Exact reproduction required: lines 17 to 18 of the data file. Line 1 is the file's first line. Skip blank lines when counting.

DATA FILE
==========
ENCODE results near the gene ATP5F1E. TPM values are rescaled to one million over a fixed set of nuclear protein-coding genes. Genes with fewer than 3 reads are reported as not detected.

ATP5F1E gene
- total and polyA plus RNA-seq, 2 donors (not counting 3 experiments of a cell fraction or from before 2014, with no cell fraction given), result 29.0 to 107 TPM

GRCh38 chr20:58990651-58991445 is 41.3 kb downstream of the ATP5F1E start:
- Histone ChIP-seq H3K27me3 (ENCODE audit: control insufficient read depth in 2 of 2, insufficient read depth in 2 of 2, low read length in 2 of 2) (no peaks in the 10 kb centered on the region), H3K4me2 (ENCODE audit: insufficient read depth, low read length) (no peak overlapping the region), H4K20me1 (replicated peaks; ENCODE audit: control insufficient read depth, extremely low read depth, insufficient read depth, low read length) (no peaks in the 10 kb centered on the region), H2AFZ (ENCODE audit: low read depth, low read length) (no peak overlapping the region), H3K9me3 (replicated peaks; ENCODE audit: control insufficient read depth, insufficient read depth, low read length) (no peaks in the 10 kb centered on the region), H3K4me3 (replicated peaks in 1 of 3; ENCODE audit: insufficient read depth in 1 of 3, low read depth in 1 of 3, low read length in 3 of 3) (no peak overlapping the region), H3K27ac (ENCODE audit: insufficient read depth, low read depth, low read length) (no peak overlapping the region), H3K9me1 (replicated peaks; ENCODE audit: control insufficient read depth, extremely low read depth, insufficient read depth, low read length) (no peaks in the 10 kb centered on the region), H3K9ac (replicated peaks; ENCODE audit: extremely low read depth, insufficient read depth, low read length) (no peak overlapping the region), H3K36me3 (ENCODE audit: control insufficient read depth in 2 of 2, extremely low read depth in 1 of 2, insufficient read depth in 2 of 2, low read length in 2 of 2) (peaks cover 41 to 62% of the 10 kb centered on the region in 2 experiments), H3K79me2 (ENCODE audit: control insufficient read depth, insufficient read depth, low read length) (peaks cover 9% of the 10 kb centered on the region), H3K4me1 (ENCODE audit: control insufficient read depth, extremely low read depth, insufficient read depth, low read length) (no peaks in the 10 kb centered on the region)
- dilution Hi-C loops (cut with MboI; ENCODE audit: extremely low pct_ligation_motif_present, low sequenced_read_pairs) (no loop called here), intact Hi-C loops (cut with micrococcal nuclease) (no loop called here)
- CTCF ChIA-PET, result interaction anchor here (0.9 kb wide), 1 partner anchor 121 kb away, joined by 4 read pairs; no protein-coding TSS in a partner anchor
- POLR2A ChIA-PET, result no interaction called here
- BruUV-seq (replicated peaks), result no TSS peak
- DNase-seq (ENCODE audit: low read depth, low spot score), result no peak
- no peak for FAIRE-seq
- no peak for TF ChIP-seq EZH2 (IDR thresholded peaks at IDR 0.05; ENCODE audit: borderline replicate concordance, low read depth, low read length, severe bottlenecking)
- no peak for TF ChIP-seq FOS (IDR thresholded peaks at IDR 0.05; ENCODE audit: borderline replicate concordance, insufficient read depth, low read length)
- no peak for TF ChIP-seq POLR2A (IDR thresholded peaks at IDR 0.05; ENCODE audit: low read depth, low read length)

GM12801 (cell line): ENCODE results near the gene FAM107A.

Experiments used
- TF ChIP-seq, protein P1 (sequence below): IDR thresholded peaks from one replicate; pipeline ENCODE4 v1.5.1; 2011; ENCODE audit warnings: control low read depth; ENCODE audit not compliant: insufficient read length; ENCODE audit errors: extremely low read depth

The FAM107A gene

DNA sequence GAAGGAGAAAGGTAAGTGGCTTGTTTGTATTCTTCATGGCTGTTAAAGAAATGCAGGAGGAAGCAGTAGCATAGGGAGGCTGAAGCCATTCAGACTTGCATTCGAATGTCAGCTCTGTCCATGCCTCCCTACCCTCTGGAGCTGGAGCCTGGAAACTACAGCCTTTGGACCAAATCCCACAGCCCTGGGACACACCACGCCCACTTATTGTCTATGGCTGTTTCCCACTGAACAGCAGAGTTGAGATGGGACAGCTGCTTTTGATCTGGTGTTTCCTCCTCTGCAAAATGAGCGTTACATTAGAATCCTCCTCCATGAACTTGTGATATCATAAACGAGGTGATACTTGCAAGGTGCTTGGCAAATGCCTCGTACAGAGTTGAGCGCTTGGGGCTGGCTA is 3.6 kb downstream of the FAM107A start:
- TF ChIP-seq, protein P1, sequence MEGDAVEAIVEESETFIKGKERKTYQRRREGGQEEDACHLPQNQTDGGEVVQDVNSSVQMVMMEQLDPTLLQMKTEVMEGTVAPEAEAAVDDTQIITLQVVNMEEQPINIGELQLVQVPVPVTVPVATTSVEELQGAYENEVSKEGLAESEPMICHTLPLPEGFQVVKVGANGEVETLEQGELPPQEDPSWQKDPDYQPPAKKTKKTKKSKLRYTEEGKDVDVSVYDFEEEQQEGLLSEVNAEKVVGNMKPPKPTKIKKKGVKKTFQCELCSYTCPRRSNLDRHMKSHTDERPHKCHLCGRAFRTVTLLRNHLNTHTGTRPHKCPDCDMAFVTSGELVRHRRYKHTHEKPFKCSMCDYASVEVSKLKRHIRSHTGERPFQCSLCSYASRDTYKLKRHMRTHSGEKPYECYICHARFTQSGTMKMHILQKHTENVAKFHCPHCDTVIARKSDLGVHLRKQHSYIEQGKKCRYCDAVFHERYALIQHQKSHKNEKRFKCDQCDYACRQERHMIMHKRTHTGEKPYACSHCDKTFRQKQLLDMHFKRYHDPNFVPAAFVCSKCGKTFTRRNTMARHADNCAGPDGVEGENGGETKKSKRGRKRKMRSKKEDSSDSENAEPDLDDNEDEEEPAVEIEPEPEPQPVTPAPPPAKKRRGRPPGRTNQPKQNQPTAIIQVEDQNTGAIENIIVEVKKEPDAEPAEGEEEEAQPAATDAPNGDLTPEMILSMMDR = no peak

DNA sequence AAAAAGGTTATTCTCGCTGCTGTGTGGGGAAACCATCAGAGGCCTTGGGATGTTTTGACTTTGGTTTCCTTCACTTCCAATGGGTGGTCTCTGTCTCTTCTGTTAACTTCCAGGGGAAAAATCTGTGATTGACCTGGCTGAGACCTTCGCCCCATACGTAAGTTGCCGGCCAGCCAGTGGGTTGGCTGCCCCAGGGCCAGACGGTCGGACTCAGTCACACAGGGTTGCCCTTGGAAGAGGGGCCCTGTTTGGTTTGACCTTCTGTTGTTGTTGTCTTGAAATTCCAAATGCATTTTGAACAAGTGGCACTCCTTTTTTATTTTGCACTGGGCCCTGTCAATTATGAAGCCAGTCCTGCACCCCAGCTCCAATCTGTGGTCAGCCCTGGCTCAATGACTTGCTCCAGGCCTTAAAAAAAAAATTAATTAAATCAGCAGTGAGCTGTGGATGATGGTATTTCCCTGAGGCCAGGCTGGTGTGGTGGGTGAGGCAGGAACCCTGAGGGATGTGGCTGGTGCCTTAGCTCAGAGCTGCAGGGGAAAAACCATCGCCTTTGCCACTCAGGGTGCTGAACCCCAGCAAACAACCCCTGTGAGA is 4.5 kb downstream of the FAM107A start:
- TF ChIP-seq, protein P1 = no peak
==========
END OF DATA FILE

- TF ChIP-seq, protein P1 (sequence below): IDR thresholded peaks from one replicate; pipeline ENCODE4 v1.5.1; 2011; ENCODE audit warnings: control low read depth; ENCODE audit not compliant: insufficient read length; ENCODE audit errors: extremely low read depth

The FAM107A gene